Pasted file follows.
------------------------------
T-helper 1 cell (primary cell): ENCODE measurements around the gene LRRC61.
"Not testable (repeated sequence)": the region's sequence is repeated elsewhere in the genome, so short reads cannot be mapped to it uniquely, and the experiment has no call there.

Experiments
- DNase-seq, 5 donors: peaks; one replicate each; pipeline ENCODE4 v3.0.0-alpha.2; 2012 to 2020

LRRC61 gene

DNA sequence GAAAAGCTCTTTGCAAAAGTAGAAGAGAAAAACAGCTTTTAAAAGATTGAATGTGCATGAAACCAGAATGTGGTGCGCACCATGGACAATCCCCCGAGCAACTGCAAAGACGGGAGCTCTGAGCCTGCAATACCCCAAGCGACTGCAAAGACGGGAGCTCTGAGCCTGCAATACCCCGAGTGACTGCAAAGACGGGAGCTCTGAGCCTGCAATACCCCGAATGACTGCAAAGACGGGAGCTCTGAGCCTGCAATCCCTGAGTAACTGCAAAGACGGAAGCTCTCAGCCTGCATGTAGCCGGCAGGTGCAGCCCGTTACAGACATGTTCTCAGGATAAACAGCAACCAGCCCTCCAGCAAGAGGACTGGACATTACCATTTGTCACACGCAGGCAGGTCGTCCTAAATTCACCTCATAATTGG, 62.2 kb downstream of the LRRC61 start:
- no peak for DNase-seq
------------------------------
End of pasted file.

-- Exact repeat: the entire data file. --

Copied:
T-helper 1 cell (primary cell): ENCODE measurements around the gene LRRC61.
"Not testable (repeated sequence)": the region's sequence is repeated elsewhere in the genome, so short reads cannot be mapped to it uniquely, and the experiment has no call there.

Experiments
- DNase-seq, 5 donors: peaks; one replicate each; pipeline ENCODE4 v3.0.0-alpha.2; 2012 to 2020

LRRC61 gene

DNA sequence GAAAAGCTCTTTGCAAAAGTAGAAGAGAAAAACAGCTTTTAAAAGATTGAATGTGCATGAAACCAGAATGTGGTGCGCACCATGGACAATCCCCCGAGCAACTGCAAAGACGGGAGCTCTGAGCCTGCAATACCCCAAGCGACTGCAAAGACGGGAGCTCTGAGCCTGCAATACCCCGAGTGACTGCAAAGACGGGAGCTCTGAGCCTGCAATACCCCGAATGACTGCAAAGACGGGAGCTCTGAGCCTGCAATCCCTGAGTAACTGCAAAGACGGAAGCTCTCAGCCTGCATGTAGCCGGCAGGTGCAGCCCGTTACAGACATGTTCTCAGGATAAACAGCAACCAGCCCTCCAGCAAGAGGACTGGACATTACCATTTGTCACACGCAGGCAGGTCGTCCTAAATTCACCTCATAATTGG, 62.2 kb downstream of the LRRC61 start:
- no peak for DNase-seq